Ready for today's Beat 360°? Everyday we post a picture – and you provide the caption and our staff will join in too. Tune in tonight at 10pm to see if you are our favorite! Here is the 'Beat 360°' pic:
California Governor Arnold Schwarzenegger holds a press conference in Los Angeles. The governor attacked the Democratic-led state legislature, saying it is putting union interests over taxpayers' well-being. The governor made the remarks as the state was about to start issuing IOUs instead of payments. (Photo by John Moore/Getty Images)
Have fun with it. We're looking forward to your captions! Make sure to include your name, city, state (or country) so we can post your comment.
Program Note: For more about Debbie Rowe and her role in the Jackson custody battle, tune in for Randi Kaye's report tonight on AC360º at 10 P.M. ET.
Debbie Rowe, ex-wife of the recently deceased Michael Jackson and biological mother of Paris and Michael Jr., is the latest to enter the Jackson custody battle. In a 2005 'Fox TV' interview, Rowe commented on her role as a mother and her relationship with Michael Jackson.
DEBBIE ROWE, JACKSON`S EX-WIFE: My kids don`t call me Mom, because I don`t want them to. They`re not - they`re Michael`s children. It`s not that they`re not my children, but I had them because I wanted him to be a father.
I believe that there are people who should be parents. And he`s one of them.
We are a family unit. Michael and I will always be connected with the kids. I will always be there for him. I will always be there for the children. And people make remarks, "Oh, I can`t believe she left her children."
Left them? I left my children? I did not leave my children. My children are with their father where they`re supposed to be.
[cnn-photo-caption image="http://i2.cdn.turner.com/cnn/2009/WORLD/americas/06/30/honduras.political.turmoil/art.honduras.unrest.afp.gi.jpg" caption="Zelaya's supporters burn tires Monday near the presidential palace in Tegucigalpa."]
CNN Senior Producer
The United States put some teeth in its diplomatic signals to Honduras Thursday, stopping some aid programs temporarily to the Latin American country as it grapples with its two-president crisis.
State Department spokesman Ian Kelly said the U.S. already had “hit the pause button” on some aid programs, even before lawyers make a final ruling on whether to halt assistance.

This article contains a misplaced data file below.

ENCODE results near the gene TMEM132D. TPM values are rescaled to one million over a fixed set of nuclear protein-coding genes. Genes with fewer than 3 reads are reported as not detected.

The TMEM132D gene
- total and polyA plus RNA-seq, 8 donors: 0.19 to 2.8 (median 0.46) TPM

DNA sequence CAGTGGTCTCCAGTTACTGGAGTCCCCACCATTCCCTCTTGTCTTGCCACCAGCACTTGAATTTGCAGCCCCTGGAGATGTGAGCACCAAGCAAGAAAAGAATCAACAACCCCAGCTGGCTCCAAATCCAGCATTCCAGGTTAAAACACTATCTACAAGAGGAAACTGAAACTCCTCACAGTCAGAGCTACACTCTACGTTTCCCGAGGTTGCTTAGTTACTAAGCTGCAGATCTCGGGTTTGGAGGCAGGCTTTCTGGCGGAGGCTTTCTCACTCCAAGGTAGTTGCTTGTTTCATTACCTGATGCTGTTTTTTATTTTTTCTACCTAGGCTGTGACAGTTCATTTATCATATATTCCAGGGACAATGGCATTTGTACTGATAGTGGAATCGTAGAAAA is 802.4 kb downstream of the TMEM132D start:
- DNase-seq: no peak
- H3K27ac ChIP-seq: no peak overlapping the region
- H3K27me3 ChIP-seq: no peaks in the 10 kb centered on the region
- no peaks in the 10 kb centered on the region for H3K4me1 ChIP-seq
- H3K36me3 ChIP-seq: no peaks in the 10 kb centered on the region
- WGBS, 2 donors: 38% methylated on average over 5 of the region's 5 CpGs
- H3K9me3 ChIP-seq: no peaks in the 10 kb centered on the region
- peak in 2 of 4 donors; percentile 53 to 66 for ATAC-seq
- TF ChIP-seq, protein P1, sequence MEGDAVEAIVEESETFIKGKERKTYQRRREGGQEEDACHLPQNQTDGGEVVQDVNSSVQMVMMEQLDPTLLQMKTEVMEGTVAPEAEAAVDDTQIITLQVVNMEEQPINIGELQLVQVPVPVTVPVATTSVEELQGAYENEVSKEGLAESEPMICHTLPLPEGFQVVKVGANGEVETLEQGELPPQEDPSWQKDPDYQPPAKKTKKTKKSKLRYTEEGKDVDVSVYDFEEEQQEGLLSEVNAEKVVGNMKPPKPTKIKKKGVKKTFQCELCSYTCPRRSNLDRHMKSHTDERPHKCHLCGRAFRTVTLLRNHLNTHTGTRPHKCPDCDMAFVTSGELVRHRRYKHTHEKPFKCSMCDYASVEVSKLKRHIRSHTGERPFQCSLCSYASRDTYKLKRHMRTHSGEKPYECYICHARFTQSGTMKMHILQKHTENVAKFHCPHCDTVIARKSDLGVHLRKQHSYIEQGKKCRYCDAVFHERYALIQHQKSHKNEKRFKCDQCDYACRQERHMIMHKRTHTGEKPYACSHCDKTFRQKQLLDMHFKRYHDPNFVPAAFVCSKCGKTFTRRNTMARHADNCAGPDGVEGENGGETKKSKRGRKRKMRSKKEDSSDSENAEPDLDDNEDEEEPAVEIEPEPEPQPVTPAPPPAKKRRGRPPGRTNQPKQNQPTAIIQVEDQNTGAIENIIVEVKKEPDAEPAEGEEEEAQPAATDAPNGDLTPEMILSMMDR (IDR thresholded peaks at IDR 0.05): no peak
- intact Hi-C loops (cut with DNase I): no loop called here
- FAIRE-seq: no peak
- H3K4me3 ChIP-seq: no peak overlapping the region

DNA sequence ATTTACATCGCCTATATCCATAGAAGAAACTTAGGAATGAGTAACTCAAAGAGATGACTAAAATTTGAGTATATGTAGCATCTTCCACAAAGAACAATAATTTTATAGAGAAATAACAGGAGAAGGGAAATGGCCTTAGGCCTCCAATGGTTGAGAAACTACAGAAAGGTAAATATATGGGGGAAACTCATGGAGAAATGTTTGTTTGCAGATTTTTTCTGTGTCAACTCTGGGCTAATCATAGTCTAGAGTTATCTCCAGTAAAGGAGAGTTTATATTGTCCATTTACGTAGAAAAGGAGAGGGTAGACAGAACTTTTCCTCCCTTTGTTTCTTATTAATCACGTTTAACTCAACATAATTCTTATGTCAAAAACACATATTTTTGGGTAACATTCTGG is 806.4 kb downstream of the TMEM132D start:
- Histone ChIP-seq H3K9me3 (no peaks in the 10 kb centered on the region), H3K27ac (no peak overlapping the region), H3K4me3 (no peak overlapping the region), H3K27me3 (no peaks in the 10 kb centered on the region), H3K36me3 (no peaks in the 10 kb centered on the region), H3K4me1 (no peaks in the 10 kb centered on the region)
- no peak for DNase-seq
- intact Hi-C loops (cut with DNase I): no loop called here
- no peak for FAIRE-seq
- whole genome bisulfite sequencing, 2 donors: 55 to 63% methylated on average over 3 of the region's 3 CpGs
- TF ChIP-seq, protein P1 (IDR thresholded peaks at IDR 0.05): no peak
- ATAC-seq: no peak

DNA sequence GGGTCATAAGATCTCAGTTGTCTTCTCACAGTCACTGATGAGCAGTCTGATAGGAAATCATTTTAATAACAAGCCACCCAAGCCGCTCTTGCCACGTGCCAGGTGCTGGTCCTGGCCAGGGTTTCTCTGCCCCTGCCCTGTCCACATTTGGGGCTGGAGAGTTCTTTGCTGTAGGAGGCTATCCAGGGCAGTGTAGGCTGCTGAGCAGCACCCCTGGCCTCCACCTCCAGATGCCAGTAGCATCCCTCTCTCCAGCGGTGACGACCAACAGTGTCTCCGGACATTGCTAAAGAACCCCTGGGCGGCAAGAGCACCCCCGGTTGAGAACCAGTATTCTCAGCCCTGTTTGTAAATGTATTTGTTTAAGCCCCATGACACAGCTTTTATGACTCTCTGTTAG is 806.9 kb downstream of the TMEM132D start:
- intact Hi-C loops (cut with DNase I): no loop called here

The United States continues to hope the Organization of American States quickly will hammer out a compromise between ousted President Manuel Zelaya, forced out of Honduras last weekend, and the man who took his job, Provisional President Roberto Micheletti.
Mr. Zelaya earlier had said he would defy the new government and return to the Honduras capital of Tegucigalpa Thursday. He later postponed that to Saturday to allow the OAS negotiations to proceed.
[cnn-photo-caption image="http://i2.cdn.turner.com/cnn/2009/WORLD/americas/07/02/air.france.report/art.tailfin.afp.gi.jpg" caption="The tail fin of the Airbus A330 that crashed in the Atlantic is unloaded in Brazil earlier this month."]
Today, French investigators announced the Air France flight that crashed off the coast of Brazil last month did not break up in the air, but hit the water intact.
The details of the investigation are located in the French Office of Investigations and Analyses' Report, which you can read here.
[cnn-photo-caption image=http://i2.cdn.turner.com/cnn/2009/WORLD/meast/07/01/yemen.plane.survivor/art.bakari.afp.gi.jpg caption="Kassim Bakari said he thought he would never see his wife or daughter again after learning of the crash. "]
CNN Senior Executive Producer
It wasn’t the Hudson River. It wasn’t a soft landing. It wasn’t a happy ending. When the Yemenia Airlines Airbus went down in the rough seas of the Indian Ocean, 152 people perished. Everyone on board. Everyone except a 14-year-old girl named Bahia Bakari. The way her father describes her, Bahia did not fit the profile of a survivor. She could “barely swim” her father told the Associated Press. She was, he said, a fragile, timid girl.
Bahia was on the plane with her mother, flying from their home in Paris, to Yemen, then on to the Comoros Islands off the southeast coast of Africa to visit Bahia’s grandma. Their flight was approaching the Comoros when it disappeared from the radar. With the wind blowing at nearly 40 miles an hour, the plane went down in the choppy seas of the Indian Ocean. Bahia’s father, back in Paris, recounted for the AP what his daughter told him over the phone. “Papa, we saw the plane going down in the water. I was in the water. I could hear people talking, but I couldn’t see anyone. I was in the dark. I couldn’t see a thing. On top of that, daddy, I can’t swim well and I held onto something, but I don’t really know what.”